HOW TO COOK A PEACOCK: Le Viandier - Medieval Recipes from the French Court By Guillaume Tirel
eBook (ePub): $4.99
In the fourteenth century, French kings prized such fare as peacock, storks and herons. Guillaume Tirel not only cooked these dishes, he left a book on how to do it. Because (it is said) he had a... More > long sharp nose, he was nicknamed "Taillevent" ("Slice-wind"), and his classic cookbook is often referred to as "Taillevent's Viandier". Le Viandier has survived in at least four different versions. Now Jim Chevallier has translated one of the earliest and most difficult versions - the so-called Fifteenth Century version. This affordable translation makes a precious historical document more readily available to recreational medievalists, food historians and students of medieval life. Luckily, too, many of the dishes listed use familiar ingredients such as chicken, veal, eggs and peas. Adventurous cooks can adapt these original period recipes for modern use, and impress their friends with brewets, pasties, galantines and coulis.< Less
Tried and True Historical Recipes for Home, Camp, and Feast Hall By Eulalia Piebakere
Paperback: $12.00
Prints in 3-5 business days
(1 Ratings)
This cookbook was written for cooks in the Society for Creative Anachronism and for other historical food enthusiasts. It contains easy-to-follow, rigorously tested recipes for a number of dishes... More > appropriate for potlucks, camping, feasts, or just a nice dinner at home. The recipes are based on Eulalia's years of research into and experiments in historical cooking, and span a time period from the Iron Age to the late Renaissance from diverse countries and cultures. This collection also includes notes about ingredients for medieval and Renaissance cooking, including recipes for spice mixes, and some recipes for non-edible but useful household items like soap. Eulalia provides tips for both modern shortcuts and fully-immersive historical cooking using only period-correct tools. Whether you're brand new to historical cooking or a seasoned feast steward, you will hopefully find something of use in this book.< Less
How to Cook an Early French Peacock: De Observatione Ciborum - Roman Food for a Frankish King (Bilingual Second Edition) By Jim Chevallier & Anthimus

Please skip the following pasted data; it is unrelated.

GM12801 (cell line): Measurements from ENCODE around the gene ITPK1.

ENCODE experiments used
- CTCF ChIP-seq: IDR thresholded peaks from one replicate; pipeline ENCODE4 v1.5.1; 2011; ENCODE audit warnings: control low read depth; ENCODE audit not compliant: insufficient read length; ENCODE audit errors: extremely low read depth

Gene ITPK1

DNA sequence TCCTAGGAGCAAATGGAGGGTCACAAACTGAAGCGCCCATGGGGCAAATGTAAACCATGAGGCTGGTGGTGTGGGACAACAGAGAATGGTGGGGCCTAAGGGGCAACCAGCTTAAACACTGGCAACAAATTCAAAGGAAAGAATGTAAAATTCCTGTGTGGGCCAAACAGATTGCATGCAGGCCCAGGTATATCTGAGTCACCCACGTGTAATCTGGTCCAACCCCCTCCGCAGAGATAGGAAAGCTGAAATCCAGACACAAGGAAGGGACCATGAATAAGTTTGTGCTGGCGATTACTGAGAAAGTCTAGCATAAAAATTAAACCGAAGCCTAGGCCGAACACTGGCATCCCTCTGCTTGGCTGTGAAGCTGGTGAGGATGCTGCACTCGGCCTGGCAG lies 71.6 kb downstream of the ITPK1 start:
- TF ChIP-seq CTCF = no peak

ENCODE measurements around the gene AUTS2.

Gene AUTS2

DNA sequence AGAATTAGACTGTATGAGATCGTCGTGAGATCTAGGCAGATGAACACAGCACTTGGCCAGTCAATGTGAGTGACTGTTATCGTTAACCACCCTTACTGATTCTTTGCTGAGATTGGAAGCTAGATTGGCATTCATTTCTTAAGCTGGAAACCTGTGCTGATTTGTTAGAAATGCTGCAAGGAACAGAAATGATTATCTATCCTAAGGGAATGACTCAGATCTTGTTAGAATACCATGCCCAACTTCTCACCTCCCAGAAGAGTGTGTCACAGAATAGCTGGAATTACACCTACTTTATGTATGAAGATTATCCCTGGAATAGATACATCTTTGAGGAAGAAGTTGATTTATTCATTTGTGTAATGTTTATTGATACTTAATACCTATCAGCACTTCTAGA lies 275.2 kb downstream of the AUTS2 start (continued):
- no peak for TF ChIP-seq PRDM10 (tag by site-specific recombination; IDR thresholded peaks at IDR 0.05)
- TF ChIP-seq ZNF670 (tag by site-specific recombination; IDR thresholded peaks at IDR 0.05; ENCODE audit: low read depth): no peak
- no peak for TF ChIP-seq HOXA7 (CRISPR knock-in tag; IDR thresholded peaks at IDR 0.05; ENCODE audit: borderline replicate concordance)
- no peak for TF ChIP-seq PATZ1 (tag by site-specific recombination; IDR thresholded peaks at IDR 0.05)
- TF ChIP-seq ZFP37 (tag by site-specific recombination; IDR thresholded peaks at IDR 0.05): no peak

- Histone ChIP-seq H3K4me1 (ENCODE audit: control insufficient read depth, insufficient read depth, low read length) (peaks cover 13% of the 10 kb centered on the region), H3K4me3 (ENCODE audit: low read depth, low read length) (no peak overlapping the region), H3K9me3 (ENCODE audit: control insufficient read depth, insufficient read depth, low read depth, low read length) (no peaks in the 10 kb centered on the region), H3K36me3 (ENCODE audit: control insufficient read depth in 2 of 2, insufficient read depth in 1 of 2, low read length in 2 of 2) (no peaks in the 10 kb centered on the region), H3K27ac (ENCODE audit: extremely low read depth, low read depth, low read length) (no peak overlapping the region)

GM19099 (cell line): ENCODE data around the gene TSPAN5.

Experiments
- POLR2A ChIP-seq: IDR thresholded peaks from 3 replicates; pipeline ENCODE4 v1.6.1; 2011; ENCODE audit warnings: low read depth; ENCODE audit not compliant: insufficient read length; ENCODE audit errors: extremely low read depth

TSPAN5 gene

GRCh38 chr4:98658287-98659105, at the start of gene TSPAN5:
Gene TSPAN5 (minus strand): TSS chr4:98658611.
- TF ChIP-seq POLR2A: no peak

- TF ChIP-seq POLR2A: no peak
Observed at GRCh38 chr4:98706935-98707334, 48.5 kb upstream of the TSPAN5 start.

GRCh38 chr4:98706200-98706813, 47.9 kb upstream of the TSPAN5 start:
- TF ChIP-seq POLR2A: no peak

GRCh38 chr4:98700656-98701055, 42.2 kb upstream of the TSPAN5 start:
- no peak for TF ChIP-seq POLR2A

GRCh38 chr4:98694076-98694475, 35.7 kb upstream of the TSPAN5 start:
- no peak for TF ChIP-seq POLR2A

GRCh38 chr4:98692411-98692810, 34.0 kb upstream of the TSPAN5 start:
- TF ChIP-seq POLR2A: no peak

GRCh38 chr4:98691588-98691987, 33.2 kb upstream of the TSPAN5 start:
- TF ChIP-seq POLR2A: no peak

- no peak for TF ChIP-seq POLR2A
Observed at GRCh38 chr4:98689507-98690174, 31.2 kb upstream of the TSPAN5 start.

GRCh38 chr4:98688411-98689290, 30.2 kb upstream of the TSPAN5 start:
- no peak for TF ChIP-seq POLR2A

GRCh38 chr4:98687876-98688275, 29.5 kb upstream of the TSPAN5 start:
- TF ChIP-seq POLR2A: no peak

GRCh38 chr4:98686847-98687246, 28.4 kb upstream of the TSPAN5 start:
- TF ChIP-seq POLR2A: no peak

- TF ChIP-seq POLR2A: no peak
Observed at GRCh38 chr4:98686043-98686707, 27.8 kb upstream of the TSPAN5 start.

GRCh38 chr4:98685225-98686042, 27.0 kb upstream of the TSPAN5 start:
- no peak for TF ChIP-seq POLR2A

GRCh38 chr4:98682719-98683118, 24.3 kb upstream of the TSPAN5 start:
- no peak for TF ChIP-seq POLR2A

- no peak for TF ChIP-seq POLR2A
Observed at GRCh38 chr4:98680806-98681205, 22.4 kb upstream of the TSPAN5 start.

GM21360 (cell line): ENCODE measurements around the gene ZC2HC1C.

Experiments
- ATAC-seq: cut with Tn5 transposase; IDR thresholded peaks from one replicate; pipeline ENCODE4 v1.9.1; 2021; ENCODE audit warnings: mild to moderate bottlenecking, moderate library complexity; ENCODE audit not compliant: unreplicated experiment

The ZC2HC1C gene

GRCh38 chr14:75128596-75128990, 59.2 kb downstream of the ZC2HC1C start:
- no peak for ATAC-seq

eBook (ePub): $3.99
Is Anthimus' work "the oldest European medieval cookbook"? Well, it IS six centuries older than a twelfth century book that has recently been touted as exactly that. In the sixth century... More > an Ostrogoth king sent a Byzantine physician to one of the Frankish courts where the food, being for the rich, was essentially Roman. Anthimus wrote his host a long letter on diet - De Observatione Ciborum - intended mainly for medical purposes but often outlining how to prepare the food in question. Most of the food Anthimus mentions shows Roman influence, but he also mentions specific Byzantine and Frankish specialties. This new edition of this very rare work is now BILINGUAL and includes additional notes on Anthimus' work as both a Roman and a medieval cookbook. The work also provides an overview of the cuisine the work addresses, an introduction to the very concept of a "dietetic" and comparisons of others with Anthimus' own, a list of Anthimus' remedies for specific ailments and an overview of his ideas and approach.< Less
Peas Recipes By Olivia Smith
eBook (ePub): $3.95
The name is also used to describe other edible seeds from the fabaceae such as the pigeon pea (cajanus cajan), the cowpea (vigna unguiculata), and the seeds from several species of lathyrus. The... More > average pea weighs between 0.1 and 0.36 gram.the immature peas (and in snow peas the tender pod as well) are used as a vegetable, fresh, frozen or canned; varieties of the species typically called field peas are grown to produce dry peas like the split pea shelled from the matured pod. These are the basis of pease porridge and pea soup, staples of medieval cuisine; in europe, consuming fresh immature green peas was an innovation of early modern cuisine. Try our peas recipes and be healthy and enjoy. This book contains peas recipes like… Green peas Quinoa with peas Peas and macaroni soup Caribbean curried peas Matar pulao and many more....< Less

Top 10

see more >
 
 
 
 
 
 
 
5
My Wars My Wars By Richard Bushong
Paperback: $14.36
 
 
 
 
7
Vein Book Vein Book By Eric Dohner
Paperback: $10.00
 
 
8
About Face About Face By Eric Dohner
Paperback: $10.00
 
 
9
What May Come What May Come By Robert Grant
Paperback: $12.71
 
 
10